Leadership Tallahassee created a way for the Tallahassee community to have access to food and products at no cost, a benefit for low-income families in the area.
The pantry boxes, a part of the Help Shelf project, have thrived for four years by being a resource to those in need.
The Help Shelf project started in 2017 when members of Leadership Tallahassee decided to address food insecurity in Leon County. They began with placing six boxes around town, free for anyone to use. The pantry boxes were stocked with canned goods, dry foods, and toiletries for anyone who could not afford to supply their homes.
Now, 17 pantry boxes are in Tallahassee and one is in Chattahoochee.
Help Shelf is like a combination of Little Free Pantry and Little Free Library. All are based on a take-one-leave-one policy to encourage people to pay it forward. Currently, the Leadership Tallahassee Class 34, which began the project, has garnered much support from the community who stock the shelves and even help with the upkeep.
“What we did is we created a template. We did the branding and we spread the word about the project. It has grown from there,” Kevin Forsthoefel, attorney at the Ausley McMullen law firm and project chair for LT Class 34, said.
“We started off by ourselves … since that time, we haven't installed any shelves. They've all been installed by other organizations that have reached out to us to try to replicate the project at their location.”
The community has taken over the project, leading the efforts in combatting food insecurity in Florida. Faith Presbyterian Church, Sealey Elementary School, Fire Station 12 and Fairview Middle School are among those who have agreed to host the Help Shelves in Tallahassee. The pantry boxes are all over the city to provide access to a larger number of people.
Responding to a need in Chattahoochee
Cindy Glass is the owner of Around the Corner Flowers in Chattahoochee and the host to the only Help Shelf in that town. After Hurricane Michael hit the town in 2018, Glass and her family members wanted to help deliver supplies to the surrounding area. Once she learned about the Help Shelf project, she knew she wanted to have one for her community.
“After seeing that hunger in our community was not just from the effects of the storm and that it was a day-to-day reality, I knew I wanted to play a small part in helping our people in our town. I expressed my interest to Leadership Tallahassee, and they agreed to help install the Help Shelf,” Glass said. “I, along with a lot of help from my family and friends, maintain it and try to keep it supplied. Many in town contribute food to it on a regular basis.”
As Glass recognizes the impact hunger has in her community, Tallahassee residents are also well-versed in that reality.
'Help another, help yourself': Leadership Tallahassee launches free 'help shelf' pantry boxes around town
Entering the pandemic, this issue was even more apparent, says Karen Loewen, executive director of Tallahassee Action Grants. Her organization tries to fill all pantry boxes every other week and buys over $800 in food and personal hygiene items every month for the boxes. She believes the community needs these help shelves more than ever.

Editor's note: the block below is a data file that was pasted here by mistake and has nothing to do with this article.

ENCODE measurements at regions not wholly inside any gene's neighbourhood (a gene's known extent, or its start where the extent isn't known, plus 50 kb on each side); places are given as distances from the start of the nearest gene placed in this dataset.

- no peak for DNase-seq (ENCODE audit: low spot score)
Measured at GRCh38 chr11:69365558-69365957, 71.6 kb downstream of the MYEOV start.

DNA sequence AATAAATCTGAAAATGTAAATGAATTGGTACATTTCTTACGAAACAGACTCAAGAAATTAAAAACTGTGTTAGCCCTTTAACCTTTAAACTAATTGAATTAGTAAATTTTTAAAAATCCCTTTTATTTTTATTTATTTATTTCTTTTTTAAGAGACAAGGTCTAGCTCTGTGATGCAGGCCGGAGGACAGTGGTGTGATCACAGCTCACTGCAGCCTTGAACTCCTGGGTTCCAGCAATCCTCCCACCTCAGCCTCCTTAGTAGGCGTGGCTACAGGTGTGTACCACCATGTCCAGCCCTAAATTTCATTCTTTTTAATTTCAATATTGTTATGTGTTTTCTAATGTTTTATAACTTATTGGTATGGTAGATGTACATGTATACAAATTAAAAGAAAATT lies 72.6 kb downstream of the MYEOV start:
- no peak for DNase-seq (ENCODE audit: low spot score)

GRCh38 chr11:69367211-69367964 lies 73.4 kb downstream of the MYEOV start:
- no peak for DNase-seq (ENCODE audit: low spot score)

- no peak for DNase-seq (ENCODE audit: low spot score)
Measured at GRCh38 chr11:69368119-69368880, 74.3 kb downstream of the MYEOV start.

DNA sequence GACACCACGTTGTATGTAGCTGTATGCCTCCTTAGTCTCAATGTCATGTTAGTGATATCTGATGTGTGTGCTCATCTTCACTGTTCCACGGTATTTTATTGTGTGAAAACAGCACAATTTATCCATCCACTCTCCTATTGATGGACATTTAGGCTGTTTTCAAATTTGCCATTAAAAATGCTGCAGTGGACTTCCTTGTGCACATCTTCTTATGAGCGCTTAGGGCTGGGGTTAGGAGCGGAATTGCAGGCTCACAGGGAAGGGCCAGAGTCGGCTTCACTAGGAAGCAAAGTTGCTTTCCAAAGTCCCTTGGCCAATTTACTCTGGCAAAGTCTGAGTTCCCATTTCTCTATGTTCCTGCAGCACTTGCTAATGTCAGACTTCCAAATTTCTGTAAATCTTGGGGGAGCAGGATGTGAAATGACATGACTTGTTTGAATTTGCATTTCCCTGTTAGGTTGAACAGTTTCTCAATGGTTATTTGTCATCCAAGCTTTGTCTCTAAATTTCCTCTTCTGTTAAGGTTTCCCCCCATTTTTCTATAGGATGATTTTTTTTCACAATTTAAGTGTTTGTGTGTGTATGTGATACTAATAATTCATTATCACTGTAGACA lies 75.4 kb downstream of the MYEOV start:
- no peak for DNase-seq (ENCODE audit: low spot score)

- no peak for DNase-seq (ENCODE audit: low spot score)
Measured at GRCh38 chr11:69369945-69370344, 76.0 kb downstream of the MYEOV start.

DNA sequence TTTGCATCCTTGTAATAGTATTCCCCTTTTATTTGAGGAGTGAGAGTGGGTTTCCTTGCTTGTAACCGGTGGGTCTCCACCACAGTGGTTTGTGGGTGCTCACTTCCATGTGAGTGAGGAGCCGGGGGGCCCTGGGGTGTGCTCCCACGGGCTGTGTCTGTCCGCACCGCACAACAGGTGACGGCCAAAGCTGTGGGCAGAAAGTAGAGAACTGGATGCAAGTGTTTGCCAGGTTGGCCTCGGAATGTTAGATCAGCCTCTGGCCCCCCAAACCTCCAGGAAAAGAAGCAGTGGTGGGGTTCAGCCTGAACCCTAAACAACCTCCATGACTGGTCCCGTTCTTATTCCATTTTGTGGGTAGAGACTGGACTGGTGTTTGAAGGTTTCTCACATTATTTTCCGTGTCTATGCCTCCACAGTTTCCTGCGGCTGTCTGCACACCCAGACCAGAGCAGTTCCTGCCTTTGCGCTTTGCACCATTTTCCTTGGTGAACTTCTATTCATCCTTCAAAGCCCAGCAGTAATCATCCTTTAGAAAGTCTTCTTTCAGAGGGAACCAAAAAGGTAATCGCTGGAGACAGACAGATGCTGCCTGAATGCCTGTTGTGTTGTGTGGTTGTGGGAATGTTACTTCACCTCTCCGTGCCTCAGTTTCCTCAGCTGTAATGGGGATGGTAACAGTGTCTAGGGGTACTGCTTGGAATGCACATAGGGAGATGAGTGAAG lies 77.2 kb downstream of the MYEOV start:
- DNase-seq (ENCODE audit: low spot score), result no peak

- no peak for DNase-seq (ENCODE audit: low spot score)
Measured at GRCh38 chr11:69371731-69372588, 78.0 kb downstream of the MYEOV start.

“Over the last year and a half, lots of people have had a serious change in their living circumstances,” Loewen said. “People you would never suspect are running short enough each month that they can't afford enough food. A lot of the time, we are still at the pantry when folks come to ‘shop.’ ”
According to Feed America, 12.7% of people in Leon County are food insecure. The U.S. Department of Agriculture has defined food insecurity as "a lack of consistent access to enough food for an active, healthy life."
The county is also among the top 10 most food insecure counties in Florida. That is why the Help Shelf project continues to be an invaluable resource for Tallahassee residents. Forsthoefel says the goal was to encourage togetherness, and he believes that goal has been achieved.
“I think our goal was to bring the Tallahassee community together. These are all supposed to be community supported. The idea was that through small engaging acts of service, individual members of the community could assist their neighbor by simply providing food or household items to these help shelves. So, I think we've definitely succeeded,” Forsthoefel said.
Volunteers needed to sustain project
While the project has expanded greatly since 2017, help is needed to make sure the shelves are stocked for those who need it. Loewen encourages everyone to educate themselves about Tallahassee’s food insecurity issue and put themselves in others’ shoes. “Help another, help yourself” are the words on each pantry box, and she wants people to take that seriously.
“They probably don't know how stressful finding feminine hygiene products is for a single mom with kids to feed. Or a small family where one of the parents isn't employed. These pantries are their lifeboat,” Loewen said. “We find that even though we fill the pantries, within hours they are empty. We need help.”
“Supplies can be donated to us or put directly in a pantry. Anyone can put things in, and anyone can take things,” she said. “We would love to recruit volunteers to monitor a pantry or two and keep them full. If we make a real effort towards keeping them stocked, there will be more people benefitting from their presence and we won't see empty pantries.”
Contact Democrat writer Dejania Oliver at DOliver1@gannett.com.
How to help
For more information and Help Shelf locations, visit Facebook at www.facebook.com/helpshelfTLH.
This article originally appeared on Tallahassee Democrat: Leadership Tallahassee's 'Help Shelf' project provides food pantries